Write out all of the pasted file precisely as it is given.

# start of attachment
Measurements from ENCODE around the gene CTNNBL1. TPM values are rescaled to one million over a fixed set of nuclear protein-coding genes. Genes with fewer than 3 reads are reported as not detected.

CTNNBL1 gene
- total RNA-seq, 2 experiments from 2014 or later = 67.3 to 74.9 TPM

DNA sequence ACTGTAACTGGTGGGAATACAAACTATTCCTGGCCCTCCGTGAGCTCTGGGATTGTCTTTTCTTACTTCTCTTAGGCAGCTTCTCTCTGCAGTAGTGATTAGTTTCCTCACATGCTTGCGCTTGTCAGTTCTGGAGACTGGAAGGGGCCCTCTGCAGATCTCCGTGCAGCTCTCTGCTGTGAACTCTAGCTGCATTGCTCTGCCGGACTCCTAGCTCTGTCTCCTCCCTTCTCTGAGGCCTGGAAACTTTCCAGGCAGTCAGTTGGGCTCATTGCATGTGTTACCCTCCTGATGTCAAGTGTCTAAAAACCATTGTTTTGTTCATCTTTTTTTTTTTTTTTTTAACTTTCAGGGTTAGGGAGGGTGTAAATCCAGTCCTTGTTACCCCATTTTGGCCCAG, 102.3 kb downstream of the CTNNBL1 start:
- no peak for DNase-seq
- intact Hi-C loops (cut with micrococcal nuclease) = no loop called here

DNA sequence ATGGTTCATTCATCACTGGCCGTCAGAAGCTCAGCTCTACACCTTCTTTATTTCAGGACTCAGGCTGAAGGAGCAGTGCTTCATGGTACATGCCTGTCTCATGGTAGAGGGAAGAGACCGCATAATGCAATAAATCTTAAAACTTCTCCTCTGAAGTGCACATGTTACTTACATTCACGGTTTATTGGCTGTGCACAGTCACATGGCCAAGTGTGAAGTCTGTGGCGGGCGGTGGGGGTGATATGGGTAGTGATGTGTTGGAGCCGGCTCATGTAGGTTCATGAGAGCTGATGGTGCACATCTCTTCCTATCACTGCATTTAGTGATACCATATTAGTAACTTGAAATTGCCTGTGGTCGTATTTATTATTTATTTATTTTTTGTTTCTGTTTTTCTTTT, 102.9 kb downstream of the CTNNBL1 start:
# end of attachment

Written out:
Measurements from ENCODE around the gene CTNNBL1. TPM values are rescaled to one million over a fixed set of nuclear protein-coding genes. Genes with fewer than 3 reads are reported as not detected.

CTNNBL1 gene
- total RNA-seq, 2 experiments from 2014 or later = 67.3 to 74.9 TPM

DNA sequence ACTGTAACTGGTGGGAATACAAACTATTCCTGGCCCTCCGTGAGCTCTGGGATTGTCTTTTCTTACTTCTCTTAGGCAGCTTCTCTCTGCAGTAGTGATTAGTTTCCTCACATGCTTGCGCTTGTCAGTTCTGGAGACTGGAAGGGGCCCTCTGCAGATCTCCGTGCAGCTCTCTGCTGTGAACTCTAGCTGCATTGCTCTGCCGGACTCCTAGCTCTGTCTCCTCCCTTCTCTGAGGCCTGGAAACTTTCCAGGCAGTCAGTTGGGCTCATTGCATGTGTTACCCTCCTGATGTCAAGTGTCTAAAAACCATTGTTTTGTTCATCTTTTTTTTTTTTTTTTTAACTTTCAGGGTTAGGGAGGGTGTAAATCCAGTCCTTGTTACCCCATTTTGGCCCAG, 102.3 kb downstream of the CTNNBL1 start:
- no peak for DNase-seq
- intact Hi-C loops (cut with micrococcal nuclease) = no loop called here

DNA sequence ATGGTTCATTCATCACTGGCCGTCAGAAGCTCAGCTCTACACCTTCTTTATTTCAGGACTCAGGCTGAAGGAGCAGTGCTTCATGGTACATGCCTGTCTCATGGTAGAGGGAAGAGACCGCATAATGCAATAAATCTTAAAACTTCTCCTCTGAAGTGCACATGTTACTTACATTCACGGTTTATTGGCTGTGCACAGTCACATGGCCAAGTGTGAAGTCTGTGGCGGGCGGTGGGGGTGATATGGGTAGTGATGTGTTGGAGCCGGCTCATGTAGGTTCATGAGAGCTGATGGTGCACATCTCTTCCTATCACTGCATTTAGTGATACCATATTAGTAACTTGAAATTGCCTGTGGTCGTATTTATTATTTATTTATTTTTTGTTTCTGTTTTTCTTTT, 102.9 kb downstream of the CTNNBL1 start: